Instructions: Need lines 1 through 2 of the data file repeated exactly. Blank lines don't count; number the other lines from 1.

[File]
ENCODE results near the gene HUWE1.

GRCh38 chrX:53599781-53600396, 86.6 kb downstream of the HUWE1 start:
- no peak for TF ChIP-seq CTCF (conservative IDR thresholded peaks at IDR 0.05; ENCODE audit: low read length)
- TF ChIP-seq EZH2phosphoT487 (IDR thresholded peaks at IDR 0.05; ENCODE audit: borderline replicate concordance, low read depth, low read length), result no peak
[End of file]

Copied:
ENCODE results near the gene HUWE1.

GRCh38 chrX:53599781-53600396, 86.6 kb downstream of the HUWE1 start: